Even if everything were to go well in the cleanup efforts, it will take decades before the Hanford site could be deemed safe, if ever. There are parts of the site that are still heavily contaminated, and they are a health risk to workers. The very worst was the 53 million gallons of radioactive waste stored in 177 underground tanks. Over a third of these single-shelled tanks were leaking, seeping nuclear waste into the soil and groundwater.
In 2008, most of the liquid waste was transferred into double-shelled storage tanks
, leaving behind 2.8 million gallons of liquid waste and 27 million gallons of salt cake and sludge. What remained in those tanks was supposed to be removed by 2018, but the date has been revised and moved to 2040. In 2008, it was determined that over one million gallons of highly-radioactive waste-water was slowly moving toward the Columbia River. Based on figures quoted at that time, it would take 15-50 years.
One unanswerable question stymies everyone involved in the cleanup and has resulted in a great deal of heated debate, What to do with the plutonium? Plutonium has a half-life of 24,100 years, and a decay of ten half-lives is required before a sample is considered to cease its radioactivity. This means it will remain radioactive forever. Thinking to make the plutonium more stable for storage, the Energy department hired a San Francisco, California-based engineering and construction company to build a vitrification plant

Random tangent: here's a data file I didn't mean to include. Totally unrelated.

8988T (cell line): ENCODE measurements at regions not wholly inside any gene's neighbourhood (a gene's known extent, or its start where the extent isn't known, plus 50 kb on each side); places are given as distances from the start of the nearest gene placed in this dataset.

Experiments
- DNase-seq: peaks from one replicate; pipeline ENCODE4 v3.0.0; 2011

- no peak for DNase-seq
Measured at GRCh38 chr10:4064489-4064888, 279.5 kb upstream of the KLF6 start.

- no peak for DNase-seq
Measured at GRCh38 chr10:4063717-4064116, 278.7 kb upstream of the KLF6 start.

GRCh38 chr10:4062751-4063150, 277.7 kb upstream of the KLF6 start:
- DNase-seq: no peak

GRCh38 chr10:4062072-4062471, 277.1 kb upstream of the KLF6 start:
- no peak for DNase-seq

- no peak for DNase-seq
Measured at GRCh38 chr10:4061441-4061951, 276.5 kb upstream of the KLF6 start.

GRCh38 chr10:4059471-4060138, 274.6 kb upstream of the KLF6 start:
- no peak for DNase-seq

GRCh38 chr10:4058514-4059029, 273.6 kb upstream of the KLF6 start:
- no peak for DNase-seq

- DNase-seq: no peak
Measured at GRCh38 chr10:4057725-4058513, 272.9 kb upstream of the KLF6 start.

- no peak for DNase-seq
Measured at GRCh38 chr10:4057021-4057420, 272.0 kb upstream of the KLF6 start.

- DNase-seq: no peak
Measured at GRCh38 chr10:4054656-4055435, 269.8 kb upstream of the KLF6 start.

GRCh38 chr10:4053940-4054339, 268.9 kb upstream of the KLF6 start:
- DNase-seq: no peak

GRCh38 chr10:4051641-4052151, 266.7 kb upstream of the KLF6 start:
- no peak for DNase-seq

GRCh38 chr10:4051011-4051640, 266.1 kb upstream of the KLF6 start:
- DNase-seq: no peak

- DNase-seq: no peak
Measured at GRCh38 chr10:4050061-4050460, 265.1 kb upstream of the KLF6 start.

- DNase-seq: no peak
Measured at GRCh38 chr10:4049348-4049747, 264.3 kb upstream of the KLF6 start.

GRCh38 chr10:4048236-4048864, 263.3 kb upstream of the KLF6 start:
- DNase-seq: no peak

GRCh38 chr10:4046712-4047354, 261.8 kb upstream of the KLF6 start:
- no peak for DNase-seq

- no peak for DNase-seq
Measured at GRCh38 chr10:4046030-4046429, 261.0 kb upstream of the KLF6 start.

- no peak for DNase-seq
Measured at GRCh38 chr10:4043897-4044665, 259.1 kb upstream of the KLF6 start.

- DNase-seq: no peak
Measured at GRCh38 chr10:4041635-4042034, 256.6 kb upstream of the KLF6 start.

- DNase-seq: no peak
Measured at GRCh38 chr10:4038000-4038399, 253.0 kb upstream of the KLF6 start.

Vitrification is a process by which hazardous wastes are combined with glass to make them stable. Bechtel, the company contracted to build the plant, began construction in 2001. The project was to be finished in 2011, and the vitrification completed by 2028. Almost from the start of construction, problems arose, both technical and managerial. By 2013, the cost of the project had risen to over $13.4 billion, with a scheduled start of operations in 2022. If all works out, it will take over 30 years to get the vitrification completed.